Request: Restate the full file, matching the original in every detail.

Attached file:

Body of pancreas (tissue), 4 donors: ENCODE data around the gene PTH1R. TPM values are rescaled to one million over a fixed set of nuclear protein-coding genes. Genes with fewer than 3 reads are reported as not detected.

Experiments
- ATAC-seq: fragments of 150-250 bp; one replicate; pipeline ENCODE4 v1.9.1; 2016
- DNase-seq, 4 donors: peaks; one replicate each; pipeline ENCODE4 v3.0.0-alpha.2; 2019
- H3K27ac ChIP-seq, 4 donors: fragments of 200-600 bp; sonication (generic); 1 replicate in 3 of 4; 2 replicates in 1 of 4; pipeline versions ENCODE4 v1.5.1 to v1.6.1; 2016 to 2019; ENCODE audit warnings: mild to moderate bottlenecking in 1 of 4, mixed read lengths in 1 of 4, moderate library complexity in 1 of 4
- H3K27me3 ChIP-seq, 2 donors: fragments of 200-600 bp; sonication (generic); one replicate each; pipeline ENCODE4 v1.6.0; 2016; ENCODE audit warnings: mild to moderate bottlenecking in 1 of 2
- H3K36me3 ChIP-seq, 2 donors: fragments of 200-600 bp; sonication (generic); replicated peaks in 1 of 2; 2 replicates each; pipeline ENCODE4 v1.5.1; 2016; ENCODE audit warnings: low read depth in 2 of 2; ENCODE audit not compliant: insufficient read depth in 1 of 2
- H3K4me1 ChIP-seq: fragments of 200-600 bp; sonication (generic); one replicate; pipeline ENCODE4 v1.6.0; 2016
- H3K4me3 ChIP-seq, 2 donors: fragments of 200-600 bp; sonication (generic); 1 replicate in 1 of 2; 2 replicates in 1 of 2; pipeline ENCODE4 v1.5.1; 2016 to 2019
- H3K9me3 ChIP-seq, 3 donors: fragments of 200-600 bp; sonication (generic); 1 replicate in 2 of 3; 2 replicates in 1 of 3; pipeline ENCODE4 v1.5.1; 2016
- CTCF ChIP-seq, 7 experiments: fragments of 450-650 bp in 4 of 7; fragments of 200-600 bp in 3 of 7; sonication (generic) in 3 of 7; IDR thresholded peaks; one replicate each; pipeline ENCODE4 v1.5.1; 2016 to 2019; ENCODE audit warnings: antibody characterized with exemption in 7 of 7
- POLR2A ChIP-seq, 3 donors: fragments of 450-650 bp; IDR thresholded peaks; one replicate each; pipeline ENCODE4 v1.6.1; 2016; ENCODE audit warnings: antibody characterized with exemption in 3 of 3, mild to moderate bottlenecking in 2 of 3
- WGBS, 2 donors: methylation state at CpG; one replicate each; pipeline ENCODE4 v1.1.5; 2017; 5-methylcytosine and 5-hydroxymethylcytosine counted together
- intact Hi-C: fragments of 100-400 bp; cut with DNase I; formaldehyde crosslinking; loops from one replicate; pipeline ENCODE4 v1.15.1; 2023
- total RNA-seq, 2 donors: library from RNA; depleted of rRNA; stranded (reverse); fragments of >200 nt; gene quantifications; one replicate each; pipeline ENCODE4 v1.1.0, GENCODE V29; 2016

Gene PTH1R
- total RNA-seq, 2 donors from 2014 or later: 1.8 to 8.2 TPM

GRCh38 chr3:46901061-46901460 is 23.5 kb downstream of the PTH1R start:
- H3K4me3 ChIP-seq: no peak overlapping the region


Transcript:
Body of pancreas (tissue), 4 donors: ENCODE data around the gene PTH1R. TPM values are rescaled to one million over a fixed set of nuclear protein-coding genes. Genes with fewer than 3 reads are reported as not detected.

Experiments
- ATAC-seq: fragments of 150-250 bp; one replicate; pipeline ENCODE4 v1.9.1; 2016
- DNase-seq, 4 donors: peaks; one replicate each; pipeline ENCODE4 v3.0.0-alpha.2; 2019
- H3K27ac ChIP-seq, 4 donors: fragments of 200-600 bp; sonication (generic); 1 replicate in 3 of 4; 2 replicates in 1 of 4; pipeline versions ENCODE4 v1.5.1 to v1.6.1; 2016 to 2019; ENCODE audit warnings: mild to moderate bottlenecking in 1 of 4, mixed read lengths in 1 of 4, moderate library complexity in 1 of 4
- H3K27me3 ChIP-seq, 2 donors: fragments of 200-600 bp; sonication (generic); one replicate each; pipeline ENCODE4 v1.6.0; 2016; ENCODE audit warnings: mild to moderate bottlenecking in 1 of 2
- H3K36me3 ChIP-seq, 2 donors: fragments of 200-600 bp; sonication (generic); replicated peaks in 1 of 2; 2 replicates each; pipeline ENCODE4 v1.5.1; 2016; ENCODE audit warnings: low read depth in 2 of 2; ENCODE audit not compliant: insufficient read depth in 1 of 2
- H3K4me1 ChIP-seq: fragments of 200-600 bp; sonication (generic); one replicate; pipeline ENCODE4 v1.6.0; 2016
- H3K4me3 ChIP-seq, 2 donors: fragments of 200-600 bp; sonication (generic); 1 replicate in 1 of 2; 2 replicates in 1 of 2; pipeline ENCODE4 v1.5.1; 2016 to 2019
- H3K9me3 ChIP-seq, 3 donors: fragments of 200-600 bp; sonication (generic); 1 replicate in 2 of 3; 2 replicates in 1 of 3; pipeline ENCODE4 v1.5.1; 2016
- CTCF ChIP-seq, 7 experiments: fragments of 450-650 bp in 4 of 7; fragments of 200-600 bp in 3 of 7; sonication (generic) in 3 of 7; IDR thresholded peaks; one replicate each; pipeline ENCODE4 v1.5.1; 2016 to 2019; ENCODE audit warnings: antibody characterized with exemption in 7 of 7
- POLR2A ChIP-seq, 3 donors: fragments of 450-650 bp; IDR thresholded peaks; one replicate each; pipeline ENCODE4 v1.6.1; 2016; ENCODE audit warnings: antibody characterized with exemption in 3 of 3, mild to moderate bottlenecking in 2 of 3
- WGBS, 2 donors: methylation state at CpG; one replicate each; pipeline ENCODE4 v1.1.5; 2017; 5-methylcytosine and 5-hydroxymethylcytosine counted together
- intact Hi-C: fragments of 100-400 bp; cut with DNase I; formaldehyde crosslinking; loops from one replicate; pipeline ENCODE4 v1.15.1; 2023
- total RNA-seq, 2 donors: library from RNA; depleted of rRNA; stranded (reverse); fragments of >200 nt; gene quantifications; one replicate each; pipeline ENCODE4 v1.1.0, GENCODE V29; 2016

Gene PTH1R
- total RNA-seq, 2 donors from 2014 or later: 1.8 to 8.2 TPM

GRCh38 chr3:46901061-46901460 is 23.5 kb downstream of the PTH1R start:
- H3K4me3 ChIP-seq: no peak overlapping the region